Friday, November 29, 2019

Black Forest Express 

Photo by Gerri Miller

Thursday’s high, 55; Overnight low, 26

FRI-MOSTLY SUNNY, HIGH 45

FRI NIGHT-SNOW MIXING WITH RAIN, LOW 33

SAT-RAIN, HIGH 56

SAT NIGHT-RAIN CHANGING TO SNOW, LOW 33

SUN-SNOW TAPERS OFF. HIGH 39

SUN NIGHT LOW 26

To hear the complete weekend forecast, click on start button below:

 Hunters took almost 1500 bears in 52 counties during first three days of season…Pennsylvania’s general deer hunting season begins tomorrow…two drivers arrested for Driving under the influence of drugs…Minor car/deer collision investigated in McKean County…

To hear  today’s podcast, click on start buttons below:

Part A:

Part B:

Through three days of Pennsylvania’s general bear season, hunters have harvested 1,498 bears, with bears taken in 52 counties.That compares to a three-day 1,833 in the 2018 general season. However, the 2019 general season harvest is complemented by a large bear harvest during new and expanded early bear seasons for muzzleloader, firearms and archery hunters. Factoring in the early season harvest, 3,373 bears have been taken through Tuesday. That already tops the 2018 total bear harvest of 3,153, with plenty more bear hunting still to go.After the season’s third day, two bears of more than 600 pounds have been added to the list.A 743-pound bear taken Tuesday morning with a rifle in Greene Township, Pike County, by Matthew J. Erdie Jr., of Nazareth, ranks as the third-heaviest bear taken across all 2019 bear seasons.Meanwhile, a 661-pounder taken Monday morning with a rifle in Lake Township, Wayne County, by Michael A. Biduck II, of West Abington, now ranks as the fifth-heaviest bear in 2019.The largest bear through all 2019 seasons continues to be the 813-pound male taken with a rifle on the opening day of the general season in Smithfield Township, Monroe County, by Victor M. Vassalluzzo, of Kintnersville.The heaviest bear ever taken in Pennsylvania was an 875-pounder harvested in 2010 in Middle Smithfield Township, Pike County. Since 1992, seven black bears weighing at least 800 pounds have been lawfully harvested in Pennsylvania hunting seasons.Other large bears taken in the 2019 general season’s first three days – all taken with a rifle – include: a 747-pound male taken in Wright Township, Luzerne County, by J. Kripp Jr., of Mountaintop; a 696-pound male taken in Penn Forest Township, Carbon County, by Brian J. Borosh, of Jim Thorpe; a 657-pound male taken in Franklin Township, Columbia County, by Nicholas A. Podgurski, of Elysburg; a 656-pound male taken in Hanover Township, Luzerne County, by Dale J. Kobal, of Hunlock Creek; a 623-pound male taken in Beech Creek Township, Clinton County, by Mikael J. Catanese, of Sewickley; a 620-pound male taken in Miles Township, Centre County, by Reuben Kennel, of Turbotville; and a 604-pound male taken in Gallagher Township, Clinton County, by Steven Z. Rohrbach, of Lock Haven.The top bear-hunting county in the state over the general season’s first three days was Lycoming County with 113 bears. It was followed by Tioga County with 107 bears.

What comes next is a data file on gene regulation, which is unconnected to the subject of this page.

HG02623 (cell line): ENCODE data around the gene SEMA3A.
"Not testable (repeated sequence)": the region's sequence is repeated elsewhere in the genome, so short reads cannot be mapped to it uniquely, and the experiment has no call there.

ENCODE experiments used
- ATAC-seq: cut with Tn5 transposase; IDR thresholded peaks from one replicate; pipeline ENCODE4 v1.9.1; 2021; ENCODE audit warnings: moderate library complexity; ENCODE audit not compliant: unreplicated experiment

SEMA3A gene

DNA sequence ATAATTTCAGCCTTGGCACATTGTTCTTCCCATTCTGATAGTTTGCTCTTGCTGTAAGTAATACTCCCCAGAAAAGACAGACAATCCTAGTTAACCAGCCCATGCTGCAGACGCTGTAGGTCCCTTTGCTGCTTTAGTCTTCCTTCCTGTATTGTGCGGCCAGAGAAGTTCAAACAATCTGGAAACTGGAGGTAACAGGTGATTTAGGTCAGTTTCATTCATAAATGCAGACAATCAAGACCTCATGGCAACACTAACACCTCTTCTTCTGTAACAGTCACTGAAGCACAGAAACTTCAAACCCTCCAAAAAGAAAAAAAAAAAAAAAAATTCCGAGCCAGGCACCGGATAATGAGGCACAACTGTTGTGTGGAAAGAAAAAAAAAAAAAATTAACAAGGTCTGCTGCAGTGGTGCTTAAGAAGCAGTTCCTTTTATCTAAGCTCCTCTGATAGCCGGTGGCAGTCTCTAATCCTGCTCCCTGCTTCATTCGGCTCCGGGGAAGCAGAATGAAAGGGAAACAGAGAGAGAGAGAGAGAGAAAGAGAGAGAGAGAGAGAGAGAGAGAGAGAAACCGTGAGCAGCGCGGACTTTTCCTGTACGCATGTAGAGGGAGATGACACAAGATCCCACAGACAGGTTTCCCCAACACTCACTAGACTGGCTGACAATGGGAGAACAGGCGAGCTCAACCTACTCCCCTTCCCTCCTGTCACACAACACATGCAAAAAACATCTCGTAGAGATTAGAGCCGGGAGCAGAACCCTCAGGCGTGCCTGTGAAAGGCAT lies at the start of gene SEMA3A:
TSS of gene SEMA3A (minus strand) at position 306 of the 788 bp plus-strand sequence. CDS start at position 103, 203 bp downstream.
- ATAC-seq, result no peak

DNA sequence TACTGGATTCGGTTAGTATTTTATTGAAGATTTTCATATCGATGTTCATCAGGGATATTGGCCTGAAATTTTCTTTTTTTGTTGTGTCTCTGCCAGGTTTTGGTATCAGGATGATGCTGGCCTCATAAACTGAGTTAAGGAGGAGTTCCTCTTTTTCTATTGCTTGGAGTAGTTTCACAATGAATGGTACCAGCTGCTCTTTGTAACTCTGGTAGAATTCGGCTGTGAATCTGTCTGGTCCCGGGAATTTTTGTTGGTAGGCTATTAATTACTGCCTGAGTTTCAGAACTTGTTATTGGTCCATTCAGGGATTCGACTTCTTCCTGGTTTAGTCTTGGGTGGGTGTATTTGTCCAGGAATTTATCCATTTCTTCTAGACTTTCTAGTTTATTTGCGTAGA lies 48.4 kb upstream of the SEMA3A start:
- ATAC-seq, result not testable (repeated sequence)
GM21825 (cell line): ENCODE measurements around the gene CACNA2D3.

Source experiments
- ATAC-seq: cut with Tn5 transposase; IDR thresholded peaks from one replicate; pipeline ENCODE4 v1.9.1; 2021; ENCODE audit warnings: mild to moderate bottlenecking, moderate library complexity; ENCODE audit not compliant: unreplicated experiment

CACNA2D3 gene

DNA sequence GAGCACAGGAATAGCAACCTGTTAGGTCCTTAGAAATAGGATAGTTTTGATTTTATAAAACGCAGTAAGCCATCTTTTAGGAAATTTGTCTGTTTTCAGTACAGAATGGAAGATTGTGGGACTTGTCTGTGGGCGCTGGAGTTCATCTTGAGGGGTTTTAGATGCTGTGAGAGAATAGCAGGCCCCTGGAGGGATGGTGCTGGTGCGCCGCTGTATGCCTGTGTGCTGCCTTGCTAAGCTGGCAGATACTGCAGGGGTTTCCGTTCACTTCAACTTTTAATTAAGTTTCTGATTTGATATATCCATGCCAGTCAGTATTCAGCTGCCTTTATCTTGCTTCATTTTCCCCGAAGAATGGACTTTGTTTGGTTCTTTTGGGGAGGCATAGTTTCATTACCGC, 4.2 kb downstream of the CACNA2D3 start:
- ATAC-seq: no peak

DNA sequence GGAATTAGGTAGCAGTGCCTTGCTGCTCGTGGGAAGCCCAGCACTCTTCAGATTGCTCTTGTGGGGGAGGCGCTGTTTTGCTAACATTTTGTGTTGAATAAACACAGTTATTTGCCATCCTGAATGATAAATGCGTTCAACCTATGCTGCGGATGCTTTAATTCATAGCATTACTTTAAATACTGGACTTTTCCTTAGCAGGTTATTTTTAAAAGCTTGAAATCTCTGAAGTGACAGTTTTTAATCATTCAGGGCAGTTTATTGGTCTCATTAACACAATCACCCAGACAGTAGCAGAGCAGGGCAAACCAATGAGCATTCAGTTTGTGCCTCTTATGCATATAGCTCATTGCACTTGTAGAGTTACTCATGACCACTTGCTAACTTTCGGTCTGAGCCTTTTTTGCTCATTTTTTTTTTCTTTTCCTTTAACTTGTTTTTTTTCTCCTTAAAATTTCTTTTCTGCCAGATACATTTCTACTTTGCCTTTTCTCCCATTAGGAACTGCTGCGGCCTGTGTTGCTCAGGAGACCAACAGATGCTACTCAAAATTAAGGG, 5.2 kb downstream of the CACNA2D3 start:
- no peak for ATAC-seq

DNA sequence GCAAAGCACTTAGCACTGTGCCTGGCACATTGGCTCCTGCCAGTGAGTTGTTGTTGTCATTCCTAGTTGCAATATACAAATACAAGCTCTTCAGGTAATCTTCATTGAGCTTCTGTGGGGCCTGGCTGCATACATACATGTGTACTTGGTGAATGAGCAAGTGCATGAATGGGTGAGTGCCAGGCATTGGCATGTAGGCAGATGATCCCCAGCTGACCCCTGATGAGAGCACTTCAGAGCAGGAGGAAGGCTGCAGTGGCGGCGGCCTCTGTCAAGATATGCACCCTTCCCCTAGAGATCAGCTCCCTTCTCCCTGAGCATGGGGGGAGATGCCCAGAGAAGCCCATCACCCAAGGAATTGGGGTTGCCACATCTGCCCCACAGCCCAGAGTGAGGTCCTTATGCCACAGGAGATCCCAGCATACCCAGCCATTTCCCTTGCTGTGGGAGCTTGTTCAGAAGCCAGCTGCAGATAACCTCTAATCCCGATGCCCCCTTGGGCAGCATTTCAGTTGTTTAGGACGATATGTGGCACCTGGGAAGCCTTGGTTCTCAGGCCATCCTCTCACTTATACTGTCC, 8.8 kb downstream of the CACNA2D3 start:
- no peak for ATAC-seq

Three-day preliminary harvests by county and region are: